9) THIXOTROPIC LIQUID AUTOMATIC
DISHWASHING COMPOSITION
C12-C14 fatty acid 0-0.5%
Block co-polymer surfactant 1.5-15.0%
Sodium citrate 0-12%
Sodium tripolyphosphate 0-15%
Sodium carbonate 0-8%
Aluminium tristearate 0-0.1%
Sodium cumene sulphonate 0-1.7%
Polyacrylate thickener 1.32-2.5%
Sodium polyacrylate 2.4-6.0%
Boric acid 0-4.0%
Sodium formate 0-0.45%
Calcium formate 0-0.2%
Sodium n-decydiphenyl oxide disulphonate 0-4.0%
Monoethanol amine (MEA) 0-1.86%
Sodium hydroxide (50%) 1.9-9.3%
1,2-Propanediol 0-9.4%
Enzymes 0.0001-0.1%
Suds suppressor, dye, perfumes, water Balance
10) LIQUID AUTOMATIC DISHWASHING COMPOSITION
Alcohol ethoxylate 0-20%
Fatty acid ester sulphonate 0-30%
Sodium dodecyl sulphate 0-20%
Alkyl polyglycoside 0-21%
Oleic acid 0-10%
Sodium disilicate monohydrate 18-33%
Sodium citrate dihydrate 18-33%
Sodium stearate 0-2.5%
Sodium perborate monohydrate 0-13%
Tetraacetyl ethylene diamine (TAED) 0-8%
Maleic acid/acrylic acid copolymer 4-8%
Enzymes 0.0001-0.1%
11) LIQUID AUTOMATIC DISHWASHING COMPOSITION
CONTAINING PROTECTED BLEACH PARTICLES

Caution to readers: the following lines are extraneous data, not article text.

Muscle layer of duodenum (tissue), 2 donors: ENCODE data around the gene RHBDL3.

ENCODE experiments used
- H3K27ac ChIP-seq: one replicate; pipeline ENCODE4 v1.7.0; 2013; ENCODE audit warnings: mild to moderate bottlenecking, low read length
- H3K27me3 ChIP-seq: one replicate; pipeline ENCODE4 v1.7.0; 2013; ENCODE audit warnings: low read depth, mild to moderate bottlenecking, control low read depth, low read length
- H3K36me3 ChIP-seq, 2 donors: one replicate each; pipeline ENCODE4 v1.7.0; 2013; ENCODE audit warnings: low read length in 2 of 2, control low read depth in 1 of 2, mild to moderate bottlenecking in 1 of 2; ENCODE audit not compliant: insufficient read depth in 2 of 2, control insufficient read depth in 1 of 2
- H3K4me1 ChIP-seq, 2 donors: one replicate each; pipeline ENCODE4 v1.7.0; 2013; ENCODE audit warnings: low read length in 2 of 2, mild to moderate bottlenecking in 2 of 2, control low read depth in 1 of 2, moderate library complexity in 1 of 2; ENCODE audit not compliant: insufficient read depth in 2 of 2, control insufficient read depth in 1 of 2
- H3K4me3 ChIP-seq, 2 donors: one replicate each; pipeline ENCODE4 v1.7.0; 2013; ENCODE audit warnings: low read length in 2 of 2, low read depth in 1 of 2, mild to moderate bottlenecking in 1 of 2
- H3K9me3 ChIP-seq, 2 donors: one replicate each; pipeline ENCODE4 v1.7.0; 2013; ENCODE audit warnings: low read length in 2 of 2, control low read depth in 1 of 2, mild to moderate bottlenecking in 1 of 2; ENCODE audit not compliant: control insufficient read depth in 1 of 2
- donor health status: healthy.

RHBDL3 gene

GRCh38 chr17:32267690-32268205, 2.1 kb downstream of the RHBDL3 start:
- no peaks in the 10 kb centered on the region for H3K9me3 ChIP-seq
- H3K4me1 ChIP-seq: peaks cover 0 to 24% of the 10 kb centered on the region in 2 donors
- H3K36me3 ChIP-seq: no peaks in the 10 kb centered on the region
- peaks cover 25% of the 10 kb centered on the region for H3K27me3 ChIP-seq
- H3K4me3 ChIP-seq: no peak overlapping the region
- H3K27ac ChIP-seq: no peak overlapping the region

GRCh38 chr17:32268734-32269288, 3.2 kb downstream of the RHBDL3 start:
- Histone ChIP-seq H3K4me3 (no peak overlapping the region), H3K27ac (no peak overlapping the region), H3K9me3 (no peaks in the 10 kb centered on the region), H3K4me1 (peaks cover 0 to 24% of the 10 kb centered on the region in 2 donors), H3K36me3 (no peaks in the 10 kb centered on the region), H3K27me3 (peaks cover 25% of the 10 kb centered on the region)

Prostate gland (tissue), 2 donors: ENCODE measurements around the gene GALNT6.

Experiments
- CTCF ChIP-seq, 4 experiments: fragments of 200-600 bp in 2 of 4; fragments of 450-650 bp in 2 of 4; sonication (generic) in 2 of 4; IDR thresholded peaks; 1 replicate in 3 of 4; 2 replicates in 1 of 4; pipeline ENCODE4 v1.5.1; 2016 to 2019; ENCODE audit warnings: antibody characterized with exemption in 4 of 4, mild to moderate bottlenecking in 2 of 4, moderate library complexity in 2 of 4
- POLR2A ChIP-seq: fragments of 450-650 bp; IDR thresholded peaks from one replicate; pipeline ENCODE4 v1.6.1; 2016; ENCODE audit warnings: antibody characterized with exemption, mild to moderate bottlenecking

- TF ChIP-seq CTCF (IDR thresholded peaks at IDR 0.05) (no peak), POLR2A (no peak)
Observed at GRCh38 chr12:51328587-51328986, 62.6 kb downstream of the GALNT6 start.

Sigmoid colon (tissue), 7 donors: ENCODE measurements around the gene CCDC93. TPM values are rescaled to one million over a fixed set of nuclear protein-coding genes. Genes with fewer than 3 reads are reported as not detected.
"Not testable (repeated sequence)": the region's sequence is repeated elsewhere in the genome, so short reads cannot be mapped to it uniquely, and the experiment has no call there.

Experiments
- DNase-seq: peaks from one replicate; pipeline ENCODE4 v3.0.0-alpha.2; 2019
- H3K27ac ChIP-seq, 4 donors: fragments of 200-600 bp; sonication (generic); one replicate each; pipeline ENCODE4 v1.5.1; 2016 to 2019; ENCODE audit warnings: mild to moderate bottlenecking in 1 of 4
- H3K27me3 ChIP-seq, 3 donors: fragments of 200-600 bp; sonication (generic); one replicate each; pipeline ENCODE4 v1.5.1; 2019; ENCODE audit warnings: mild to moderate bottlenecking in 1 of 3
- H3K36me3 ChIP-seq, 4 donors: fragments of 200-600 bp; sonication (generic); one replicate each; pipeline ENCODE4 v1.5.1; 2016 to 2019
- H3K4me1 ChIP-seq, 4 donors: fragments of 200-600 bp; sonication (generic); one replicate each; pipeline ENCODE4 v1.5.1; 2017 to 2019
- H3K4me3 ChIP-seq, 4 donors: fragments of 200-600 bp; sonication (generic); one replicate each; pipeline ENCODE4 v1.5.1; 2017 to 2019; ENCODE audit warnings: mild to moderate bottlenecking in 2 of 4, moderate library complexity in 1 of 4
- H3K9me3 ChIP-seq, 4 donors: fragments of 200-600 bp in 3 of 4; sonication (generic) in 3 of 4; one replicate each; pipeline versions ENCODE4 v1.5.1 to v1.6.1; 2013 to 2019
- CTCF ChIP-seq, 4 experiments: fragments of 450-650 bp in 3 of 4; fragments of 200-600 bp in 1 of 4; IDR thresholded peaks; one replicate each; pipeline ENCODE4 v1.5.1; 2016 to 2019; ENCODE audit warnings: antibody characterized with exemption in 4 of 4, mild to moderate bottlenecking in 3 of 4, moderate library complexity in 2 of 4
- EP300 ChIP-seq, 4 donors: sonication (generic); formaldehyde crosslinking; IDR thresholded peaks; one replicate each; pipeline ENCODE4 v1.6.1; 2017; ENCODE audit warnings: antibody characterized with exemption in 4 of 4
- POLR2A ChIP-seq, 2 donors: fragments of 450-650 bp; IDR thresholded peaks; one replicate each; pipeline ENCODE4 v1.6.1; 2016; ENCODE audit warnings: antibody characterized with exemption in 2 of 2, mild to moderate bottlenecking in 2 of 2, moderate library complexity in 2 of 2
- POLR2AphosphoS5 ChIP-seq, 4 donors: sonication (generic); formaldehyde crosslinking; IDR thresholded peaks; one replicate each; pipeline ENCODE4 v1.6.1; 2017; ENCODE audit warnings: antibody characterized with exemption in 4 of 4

Sodium silicate 5-10%
Tetrapotassium pyrophosphate 15-25%
Sodium triphosphate 0-2%
Potassium carbonate 4-8%
Protected bleach particles, e.g. chlorine 5-10%
Polymeric thickener 0.7-1.5%
Potassium hydroxide 0-2%
Enzymes 0.0001-0.1%
Water Balance

11) Automatic dishwashing compositions as described in 1), 2), 3), 4), 6) and 10), wherein perborate is replaced by percarbonate.

12) Automatic dishwashing compositions as described in 1)-6) which additionally contain a manganese catalyst. The manganese catalyst may, e.g., be one of the compounds described in “Efficient manganese catalysts for low-temperature bleaching”, Nature 369, 1994, pp. 637-639.

Uses

The present invention is also directed to methods for using the polypeptides having α-amylase activity in detergent compositions, in particular laundry detergent compositions and dishwash detergent compositions.

The present invention is further described by the following examples which should not be construed as limiting the scope of the invention.

Materials and Methods